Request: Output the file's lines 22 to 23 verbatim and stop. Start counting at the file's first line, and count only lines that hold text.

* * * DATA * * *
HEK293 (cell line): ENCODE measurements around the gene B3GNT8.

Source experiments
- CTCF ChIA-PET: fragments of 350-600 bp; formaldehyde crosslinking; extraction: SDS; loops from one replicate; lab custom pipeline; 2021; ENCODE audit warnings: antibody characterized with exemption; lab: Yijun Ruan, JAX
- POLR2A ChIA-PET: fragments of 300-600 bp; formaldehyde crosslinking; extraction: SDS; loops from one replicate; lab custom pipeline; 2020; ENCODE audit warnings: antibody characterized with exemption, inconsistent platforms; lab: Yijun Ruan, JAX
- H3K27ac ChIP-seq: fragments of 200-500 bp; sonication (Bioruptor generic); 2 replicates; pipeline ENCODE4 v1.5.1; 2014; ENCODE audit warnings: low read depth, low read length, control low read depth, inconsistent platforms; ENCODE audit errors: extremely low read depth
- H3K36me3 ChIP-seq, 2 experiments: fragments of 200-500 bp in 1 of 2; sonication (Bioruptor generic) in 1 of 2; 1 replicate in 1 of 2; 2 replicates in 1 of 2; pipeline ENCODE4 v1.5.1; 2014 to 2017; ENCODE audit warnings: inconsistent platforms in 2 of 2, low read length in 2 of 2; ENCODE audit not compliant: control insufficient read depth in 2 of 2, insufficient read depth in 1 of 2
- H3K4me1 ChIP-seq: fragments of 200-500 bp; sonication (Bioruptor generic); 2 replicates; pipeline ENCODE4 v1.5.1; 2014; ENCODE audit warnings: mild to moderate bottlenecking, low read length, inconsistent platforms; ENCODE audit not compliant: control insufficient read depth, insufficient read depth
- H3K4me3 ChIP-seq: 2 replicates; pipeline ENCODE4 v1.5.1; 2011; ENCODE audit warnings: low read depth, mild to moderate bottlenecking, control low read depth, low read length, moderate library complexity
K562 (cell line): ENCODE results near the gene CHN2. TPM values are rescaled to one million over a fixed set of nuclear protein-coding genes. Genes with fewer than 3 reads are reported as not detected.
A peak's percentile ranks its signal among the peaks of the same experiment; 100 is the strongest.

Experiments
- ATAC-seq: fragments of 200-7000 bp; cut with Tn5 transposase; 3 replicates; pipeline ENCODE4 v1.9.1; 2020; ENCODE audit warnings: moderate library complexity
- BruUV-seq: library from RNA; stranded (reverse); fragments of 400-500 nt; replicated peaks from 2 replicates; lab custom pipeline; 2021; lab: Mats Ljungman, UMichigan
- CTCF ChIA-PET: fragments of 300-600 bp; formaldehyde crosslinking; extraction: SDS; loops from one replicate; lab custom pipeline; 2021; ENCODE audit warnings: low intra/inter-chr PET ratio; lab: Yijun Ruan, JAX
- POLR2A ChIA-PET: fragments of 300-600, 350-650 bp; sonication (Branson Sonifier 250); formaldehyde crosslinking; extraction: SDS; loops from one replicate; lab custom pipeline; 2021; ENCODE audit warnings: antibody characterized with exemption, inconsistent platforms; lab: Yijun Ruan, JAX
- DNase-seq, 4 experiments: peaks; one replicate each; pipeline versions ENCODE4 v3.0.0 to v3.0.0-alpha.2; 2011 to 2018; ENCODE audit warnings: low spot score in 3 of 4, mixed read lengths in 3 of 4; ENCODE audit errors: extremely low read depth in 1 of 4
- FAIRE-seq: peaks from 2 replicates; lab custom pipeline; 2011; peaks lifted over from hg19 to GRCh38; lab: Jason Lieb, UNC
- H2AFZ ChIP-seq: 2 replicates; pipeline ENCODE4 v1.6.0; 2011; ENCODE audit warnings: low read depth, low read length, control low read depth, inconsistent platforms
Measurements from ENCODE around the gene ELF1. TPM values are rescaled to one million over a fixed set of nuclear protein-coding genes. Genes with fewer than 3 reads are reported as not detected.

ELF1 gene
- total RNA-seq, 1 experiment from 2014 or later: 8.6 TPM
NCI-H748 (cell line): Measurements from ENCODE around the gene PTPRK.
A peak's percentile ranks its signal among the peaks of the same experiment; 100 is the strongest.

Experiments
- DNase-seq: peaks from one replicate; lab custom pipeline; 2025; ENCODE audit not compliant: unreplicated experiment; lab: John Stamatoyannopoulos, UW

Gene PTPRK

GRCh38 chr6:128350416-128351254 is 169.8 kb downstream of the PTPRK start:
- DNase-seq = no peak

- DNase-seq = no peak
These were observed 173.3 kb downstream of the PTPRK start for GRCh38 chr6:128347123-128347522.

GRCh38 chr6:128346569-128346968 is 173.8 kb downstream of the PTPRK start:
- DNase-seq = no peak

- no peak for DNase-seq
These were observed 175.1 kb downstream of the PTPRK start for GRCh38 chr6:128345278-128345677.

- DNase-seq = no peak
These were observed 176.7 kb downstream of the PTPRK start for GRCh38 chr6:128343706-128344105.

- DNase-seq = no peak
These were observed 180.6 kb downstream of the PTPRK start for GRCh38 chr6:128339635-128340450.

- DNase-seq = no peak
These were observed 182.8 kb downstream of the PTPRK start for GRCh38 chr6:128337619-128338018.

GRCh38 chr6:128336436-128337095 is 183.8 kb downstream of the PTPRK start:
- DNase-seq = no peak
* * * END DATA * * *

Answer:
NCI-H748 (cell line): Measurements from ENCODE around the gene PTPRK.
A peak's percentile ranks its signal among the peaks of the same experiment; 100 is the strongest.